2. Open Finder and locate the old external drive. Select the files and folders you want to transfer to the new drive.

3. Drag and drop the selected files/folders from the old drive to the new external drive location.

4. If you want to migrate the entire contents of the old drive, you can use Apple’s Migration Assistant application. Open Migration Assistant and select the option “From a Mac, PC, Time Machine backup, or other disk”. Then select the old external drive as the source and the new drive as the destination.

5. Migration Assistant will transfer all user accounts, applications, settings, and files from the old drive to the new one. This makes sure nothing gets left behind.

6. Once the migration is complete, verify the files and data were transferred properly by spot checking folders on the new drive. You can then erase and reformat the old drive if no longer needed.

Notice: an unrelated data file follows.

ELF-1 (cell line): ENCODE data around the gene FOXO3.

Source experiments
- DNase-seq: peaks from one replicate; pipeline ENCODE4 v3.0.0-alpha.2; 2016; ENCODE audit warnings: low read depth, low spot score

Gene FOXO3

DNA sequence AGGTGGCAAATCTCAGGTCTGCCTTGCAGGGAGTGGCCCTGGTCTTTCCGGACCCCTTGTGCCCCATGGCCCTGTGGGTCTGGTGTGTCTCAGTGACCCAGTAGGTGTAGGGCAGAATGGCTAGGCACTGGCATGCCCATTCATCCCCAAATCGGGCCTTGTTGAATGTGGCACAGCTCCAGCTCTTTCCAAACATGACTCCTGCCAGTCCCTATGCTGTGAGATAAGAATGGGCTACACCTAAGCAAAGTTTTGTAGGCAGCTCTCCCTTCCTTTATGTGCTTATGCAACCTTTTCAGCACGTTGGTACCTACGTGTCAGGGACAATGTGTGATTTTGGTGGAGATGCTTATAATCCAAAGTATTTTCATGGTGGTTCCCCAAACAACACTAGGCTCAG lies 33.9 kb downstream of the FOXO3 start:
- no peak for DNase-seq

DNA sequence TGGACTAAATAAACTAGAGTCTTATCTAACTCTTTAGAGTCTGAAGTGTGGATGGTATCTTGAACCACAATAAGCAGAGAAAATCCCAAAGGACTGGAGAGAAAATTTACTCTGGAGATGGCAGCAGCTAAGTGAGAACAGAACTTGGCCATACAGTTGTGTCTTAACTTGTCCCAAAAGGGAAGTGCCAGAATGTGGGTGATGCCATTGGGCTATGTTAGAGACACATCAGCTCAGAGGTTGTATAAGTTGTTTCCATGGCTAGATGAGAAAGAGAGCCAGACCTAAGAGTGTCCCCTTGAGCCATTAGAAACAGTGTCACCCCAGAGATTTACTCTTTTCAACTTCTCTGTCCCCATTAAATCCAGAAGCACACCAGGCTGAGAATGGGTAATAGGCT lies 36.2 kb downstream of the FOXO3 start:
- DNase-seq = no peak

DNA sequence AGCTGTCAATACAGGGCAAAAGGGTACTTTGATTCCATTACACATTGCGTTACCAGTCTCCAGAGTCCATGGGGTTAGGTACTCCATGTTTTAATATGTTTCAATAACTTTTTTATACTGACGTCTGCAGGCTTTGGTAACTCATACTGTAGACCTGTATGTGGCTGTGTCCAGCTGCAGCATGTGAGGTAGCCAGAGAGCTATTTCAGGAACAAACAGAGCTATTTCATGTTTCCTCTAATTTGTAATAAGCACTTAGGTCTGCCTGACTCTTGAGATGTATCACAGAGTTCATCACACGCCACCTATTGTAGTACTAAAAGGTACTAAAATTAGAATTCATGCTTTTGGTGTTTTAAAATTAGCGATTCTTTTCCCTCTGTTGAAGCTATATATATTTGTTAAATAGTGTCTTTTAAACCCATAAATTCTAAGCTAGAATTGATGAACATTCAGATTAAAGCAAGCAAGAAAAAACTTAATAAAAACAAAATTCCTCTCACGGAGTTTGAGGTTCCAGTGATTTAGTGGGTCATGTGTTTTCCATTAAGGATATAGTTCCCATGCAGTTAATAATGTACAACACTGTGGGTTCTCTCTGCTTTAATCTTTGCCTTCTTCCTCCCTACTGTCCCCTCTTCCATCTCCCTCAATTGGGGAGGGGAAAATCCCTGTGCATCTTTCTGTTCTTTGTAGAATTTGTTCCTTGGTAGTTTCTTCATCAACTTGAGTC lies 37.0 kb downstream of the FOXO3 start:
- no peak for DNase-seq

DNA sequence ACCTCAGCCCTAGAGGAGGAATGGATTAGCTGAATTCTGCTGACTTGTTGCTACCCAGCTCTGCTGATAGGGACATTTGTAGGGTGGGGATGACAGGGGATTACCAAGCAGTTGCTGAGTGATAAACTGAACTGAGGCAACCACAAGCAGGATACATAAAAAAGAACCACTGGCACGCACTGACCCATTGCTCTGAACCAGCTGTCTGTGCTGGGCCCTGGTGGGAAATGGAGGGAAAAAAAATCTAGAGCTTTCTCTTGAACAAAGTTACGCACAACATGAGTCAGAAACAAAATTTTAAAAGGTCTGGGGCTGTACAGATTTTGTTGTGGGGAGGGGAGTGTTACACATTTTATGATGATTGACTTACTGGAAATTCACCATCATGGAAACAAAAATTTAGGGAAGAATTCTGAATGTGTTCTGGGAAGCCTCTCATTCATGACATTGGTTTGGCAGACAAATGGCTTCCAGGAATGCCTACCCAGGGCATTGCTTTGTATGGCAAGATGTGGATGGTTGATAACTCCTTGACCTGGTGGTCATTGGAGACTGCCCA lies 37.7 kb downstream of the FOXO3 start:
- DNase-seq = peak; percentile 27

Verify Successful Migration

Once the migration process is complete, it’s important to verify that all your data was successfully transferred to the external drive. Here are some steps you can follow to confirm everything migrated correctly:

1. Open the Finder window and navigate to the external drive. Browse through the folders and make sure all your files and folders are present.

2. Open applications like Photos, iTunes, Documents and browse through your libraries. Verify your photos, music, documents are accessible from the external drive. As per discussions on Apple forums, you can open the iPhoto library directly from your external drive to check images (

3. Check that large files like movies transferred correctly by sampling some to see if they open and play properly from the external drive.

4. Use Finder’s Sort By options like Date Modified and Date Created to spot check files created/modified on certain dates to confirm they migrated.

5. As a final verification, you can use a third party data migration checking tool. Some options are EaseUS Todo Migration Software and Prosoft Data Rescue. These can scan the drives and validate successful data migration.